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Pranayama and Yoga
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April 27, 2015
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May 28, 2009 - 9:06 pm
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Pranayama is the science of proper breathing. Breath is the main source of nourishment for all the cells of the body. We can live without food for weeks, without water for days, but without oxygen for only a few minutes. The average person uses less than half of his total lung capacity. By re-educating the breathing process and learning how to increase lung capacity with deep abdominal breathing and specific pranayama practices, the yoga practitioner can increase the flow of vital energy to different organs in the body, build an immunity to disease, overcome many physical ailments, release tensions and develop a relaxed state of mind.

The way one breathes also has a profound effect on the nervous system. Brain cells use three times more oxygen than other body cells. By regulating the breath and increasing oxygenation to brain cells, both the voluntary and autonomic nervous systems are strengthened and revitalized. When practiced consistently, pranayama improves mental clarity, alertness, and physical, mental, and emotional well-being.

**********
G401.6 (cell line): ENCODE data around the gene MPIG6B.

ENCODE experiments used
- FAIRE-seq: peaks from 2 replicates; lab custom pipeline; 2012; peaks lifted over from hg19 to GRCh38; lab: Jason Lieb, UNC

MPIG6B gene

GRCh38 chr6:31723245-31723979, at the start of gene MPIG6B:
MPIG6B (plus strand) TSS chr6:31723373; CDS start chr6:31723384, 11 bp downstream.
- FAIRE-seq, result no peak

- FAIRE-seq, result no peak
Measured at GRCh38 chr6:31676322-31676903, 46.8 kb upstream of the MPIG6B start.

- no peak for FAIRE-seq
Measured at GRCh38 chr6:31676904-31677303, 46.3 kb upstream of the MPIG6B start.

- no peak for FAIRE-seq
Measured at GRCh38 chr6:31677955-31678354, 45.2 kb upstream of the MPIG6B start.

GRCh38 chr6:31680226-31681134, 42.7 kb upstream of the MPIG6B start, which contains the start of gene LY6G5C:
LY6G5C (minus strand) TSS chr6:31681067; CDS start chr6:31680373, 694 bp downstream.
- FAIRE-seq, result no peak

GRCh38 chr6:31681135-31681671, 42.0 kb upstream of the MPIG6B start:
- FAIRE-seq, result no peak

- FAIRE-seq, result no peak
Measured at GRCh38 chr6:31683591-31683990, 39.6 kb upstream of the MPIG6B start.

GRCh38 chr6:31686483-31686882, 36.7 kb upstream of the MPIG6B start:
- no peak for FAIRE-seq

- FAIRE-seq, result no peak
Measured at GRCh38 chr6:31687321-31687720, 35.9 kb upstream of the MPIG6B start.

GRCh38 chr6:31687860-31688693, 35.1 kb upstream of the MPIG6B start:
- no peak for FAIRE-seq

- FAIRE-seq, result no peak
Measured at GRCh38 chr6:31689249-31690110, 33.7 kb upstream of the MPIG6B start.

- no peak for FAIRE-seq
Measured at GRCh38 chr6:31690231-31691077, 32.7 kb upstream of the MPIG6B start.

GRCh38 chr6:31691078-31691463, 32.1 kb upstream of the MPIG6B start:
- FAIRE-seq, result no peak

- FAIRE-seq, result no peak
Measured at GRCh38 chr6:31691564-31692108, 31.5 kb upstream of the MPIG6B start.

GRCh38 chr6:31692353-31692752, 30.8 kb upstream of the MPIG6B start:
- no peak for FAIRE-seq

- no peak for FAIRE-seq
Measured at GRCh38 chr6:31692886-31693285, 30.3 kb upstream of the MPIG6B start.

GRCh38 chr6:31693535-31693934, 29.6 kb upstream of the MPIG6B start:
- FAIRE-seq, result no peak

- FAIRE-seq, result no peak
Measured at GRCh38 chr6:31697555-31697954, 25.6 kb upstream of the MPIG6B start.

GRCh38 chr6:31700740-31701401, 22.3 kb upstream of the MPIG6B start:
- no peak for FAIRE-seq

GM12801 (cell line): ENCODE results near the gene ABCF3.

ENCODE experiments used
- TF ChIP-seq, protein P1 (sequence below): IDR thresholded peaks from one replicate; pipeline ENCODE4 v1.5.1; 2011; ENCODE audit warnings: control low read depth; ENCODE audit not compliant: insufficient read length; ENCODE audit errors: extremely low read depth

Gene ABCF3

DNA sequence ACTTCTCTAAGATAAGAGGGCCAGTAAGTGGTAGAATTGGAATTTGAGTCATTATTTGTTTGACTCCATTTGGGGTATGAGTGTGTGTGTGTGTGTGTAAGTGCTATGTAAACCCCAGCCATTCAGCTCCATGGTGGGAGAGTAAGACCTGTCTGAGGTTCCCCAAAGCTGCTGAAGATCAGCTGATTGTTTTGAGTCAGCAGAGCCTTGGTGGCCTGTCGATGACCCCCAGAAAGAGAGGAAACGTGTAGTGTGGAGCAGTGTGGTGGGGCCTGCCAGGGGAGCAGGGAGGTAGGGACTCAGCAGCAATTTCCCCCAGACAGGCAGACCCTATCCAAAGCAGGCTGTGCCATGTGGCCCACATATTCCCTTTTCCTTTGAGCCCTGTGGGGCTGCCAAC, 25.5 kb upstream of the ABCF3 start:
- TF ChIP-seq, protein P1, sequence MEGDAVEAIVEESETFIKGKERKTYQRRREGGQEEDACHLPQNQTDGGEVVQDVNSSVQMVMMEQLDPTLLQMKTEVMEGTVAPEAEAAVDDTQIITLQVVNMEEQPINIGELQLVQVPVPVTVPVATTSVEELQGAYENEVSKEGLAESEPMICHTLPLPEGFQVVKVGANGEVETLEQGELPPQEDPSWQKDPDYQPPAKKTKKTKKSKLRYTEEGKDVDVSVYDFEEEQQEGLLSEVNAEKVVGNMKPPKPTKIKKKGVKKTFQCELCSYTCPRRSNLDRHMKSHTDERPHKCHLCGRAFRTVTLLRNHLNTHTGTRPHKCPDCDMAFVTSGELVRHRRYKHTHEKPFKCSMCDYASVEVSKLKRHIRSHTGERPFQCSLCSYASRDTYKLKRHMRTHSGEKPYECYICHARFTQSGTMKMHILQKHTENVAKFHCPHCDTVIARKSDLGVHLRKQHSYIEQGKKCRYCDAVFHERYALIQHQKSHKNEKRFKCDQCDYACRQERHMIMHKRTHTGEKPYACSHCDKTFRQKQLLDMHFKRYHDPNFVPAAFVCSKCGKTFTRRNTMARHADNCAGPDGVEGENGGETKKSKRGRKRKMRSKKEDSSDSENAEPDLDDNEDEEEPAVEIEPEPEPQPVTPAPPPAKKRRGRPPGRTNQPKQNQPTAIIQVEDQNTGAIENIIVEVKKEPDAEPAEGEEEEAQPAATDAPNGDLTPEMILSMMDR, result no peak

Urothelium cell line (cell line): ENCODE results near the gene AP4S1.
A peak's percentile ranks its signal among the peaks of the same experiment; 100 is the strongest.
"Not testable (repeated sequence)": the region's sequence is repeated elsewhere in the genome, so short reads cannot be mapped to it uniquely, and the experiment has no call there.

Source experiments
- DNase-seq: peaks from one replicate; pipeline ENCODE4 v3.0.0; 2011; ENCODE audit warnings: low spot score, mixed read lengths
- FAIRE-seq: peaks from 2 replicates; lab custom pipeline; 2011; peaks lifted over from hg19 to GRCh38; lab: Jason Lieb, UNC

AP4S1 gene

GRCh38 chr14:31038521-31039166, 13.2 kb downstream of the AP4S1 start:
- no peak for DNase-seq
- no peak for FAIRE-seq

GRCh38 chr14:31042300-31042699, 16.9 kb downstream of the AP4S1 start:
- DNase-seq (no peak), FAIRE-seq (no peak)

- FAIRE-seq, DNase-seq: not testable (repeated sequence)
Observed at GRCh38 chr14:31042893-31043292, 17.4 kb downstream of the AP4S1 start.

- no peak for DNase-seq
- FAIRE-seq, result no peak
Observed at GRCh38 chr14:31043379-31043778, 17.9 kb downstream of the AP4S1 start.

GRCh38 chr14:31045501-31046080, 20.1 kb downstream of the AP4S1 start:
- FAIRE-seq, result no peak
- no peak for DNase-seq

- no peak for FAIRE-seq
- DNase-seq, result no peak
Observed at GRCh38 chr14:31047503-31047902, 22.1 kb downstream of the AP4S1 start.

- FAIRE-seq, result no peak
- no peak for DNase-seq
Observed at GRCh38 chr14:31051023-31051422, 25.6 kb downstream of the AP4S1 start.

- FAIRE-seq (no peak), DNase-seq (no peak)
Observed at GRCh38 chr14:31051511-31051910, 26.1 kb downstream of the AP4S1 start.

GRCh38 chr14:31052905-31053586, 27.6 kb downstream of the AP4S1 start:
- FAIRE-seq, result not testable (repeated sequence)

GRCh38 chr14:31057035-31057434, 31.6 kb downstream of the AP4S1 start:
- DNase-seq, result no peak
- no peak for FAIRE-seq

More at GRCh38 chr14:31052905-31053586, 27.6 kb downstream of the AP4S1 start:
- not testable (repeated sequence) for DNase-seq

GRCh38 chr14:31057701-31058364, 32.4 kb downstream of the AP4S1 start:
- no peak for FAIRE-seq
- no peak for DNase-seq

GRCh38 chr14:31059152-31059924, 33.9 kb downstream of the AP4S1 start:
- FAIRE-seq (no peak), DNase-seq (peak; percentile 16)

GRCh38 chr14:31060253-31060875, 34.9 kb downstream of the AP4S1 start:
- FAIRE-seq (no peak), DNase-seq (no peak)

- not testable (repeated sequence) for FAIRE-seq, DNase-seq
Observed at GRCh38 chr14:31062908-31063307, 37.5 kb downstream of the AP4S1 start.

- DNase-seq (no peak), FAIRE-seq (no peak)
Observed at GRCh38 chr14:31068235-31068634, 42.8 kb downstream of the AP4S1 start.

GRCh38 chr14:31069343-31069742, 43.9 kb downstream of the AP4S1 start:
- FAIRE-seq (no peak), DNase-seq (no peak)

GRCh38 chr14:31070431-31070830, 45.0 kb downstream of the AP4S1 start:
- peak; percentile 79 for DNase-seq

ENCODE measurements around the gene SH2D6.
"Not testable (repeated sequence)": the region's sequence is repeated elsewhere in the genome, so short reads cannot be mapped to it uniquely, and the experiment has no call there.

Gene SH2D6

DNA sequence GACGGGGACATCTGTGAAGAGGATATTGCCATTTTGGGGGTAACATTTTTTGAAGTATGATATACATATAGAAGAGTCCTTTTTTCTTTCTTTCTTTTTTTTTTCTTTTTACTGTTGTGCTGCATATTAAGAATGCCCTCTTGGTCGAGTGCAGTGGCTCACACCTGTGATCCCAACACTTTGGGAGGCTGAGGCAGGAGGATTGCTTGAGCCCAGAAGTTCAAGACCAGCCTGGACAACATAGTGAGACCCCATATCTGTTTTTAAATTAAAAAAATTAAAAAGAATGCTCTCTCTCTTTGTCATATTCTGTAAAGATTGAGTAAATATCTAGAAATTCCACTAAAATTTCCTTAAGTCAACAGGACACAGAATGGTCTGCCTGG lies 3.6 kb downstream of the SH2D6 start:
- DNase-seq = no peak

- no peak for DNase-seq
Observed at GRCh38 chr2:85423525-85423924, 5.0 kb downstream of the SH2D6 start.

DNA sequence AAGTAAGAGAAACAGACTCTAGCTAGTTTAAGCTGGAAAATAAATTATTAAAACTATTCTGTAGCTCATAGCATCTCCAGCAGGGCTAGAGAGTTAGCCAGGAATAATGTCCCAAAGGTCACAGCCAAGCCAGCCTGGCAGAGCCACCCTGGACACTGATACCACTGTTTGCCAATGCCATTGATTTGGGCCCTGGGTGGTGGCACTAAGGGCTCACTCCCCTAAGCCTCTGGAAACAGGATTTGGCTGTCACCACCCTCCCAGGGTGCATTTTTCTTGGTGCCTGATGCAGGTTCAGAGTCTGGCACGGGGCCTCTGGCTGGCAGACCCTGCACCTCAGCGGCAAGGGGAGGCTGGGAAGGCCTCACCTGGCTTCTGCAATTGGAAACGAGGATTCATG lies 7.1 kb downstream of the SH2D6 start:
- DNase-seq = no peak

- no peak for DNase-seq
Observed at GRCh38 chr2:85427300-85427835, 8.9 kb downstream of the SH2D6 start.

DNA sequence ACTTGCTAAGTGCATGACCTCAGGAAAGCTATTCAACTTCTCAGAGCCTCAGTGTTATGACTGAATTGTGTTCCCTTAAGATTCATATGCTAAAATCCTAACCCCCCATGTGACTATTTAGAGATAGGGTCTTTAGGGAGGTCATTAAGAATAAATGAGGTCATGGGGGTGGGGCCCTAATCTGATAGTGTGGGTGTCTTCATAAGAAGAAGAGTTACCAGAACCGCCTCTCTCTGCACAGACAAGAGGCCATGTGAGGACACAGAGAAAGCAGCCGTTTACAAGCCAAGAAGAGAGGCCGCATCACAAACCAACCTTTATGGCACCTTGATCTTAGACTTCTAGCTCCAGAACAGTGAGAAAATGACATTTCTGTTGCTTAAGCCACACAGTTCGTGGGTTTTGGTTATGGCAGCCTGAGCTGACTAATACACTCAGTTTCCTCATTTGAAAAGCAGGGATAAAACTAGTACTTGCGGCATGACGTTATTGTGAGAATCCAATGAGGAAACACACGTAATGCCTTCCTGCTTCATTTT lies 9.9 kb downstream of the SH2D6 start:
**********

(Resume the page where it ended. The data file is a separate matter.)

To get the maximum benefits of yoga, one has to combine the practices of yoga asanas, pranayama, and meditation. Asana literally means "posture or pose." It is a particular posture of the body, which is both steady and comfortable. There are more than a hundred poses with as many variations that can be divided into two categories: active and passive. Active poses tone specific muscle and nerve groups, benefit organs and endocrine glands, and activate brain cells. The passive poses are used primarily in meditation, relaxation, and pranayama practices.

As we learned in our Yoga teacher training courses, a complete therapeutic set of yoga asanas covers the entire human anatomy from the top of the head to the tips of the toes. Regular yoga practice helps to correct postural irregularities, and to maintain the entire body in the best possible condition. Almost all asanas directly or indirectly affect the spinal cord and nervous system, and the digestive system.

The nervous system is responsible for a healthy brain and the continuous activities of the body; the digestive system is responsible for the proper digestion of food to maintain a healthy body. If both systems are perfectly healthy, it greatly supports and encourages the performance of the remaining bodily systems. Through yoga practice, problems such as stress, tension, tiredness, worries and headaches disappear and one can enjoy complete relaxation and full joy in life.

Hari Om Tat Sat

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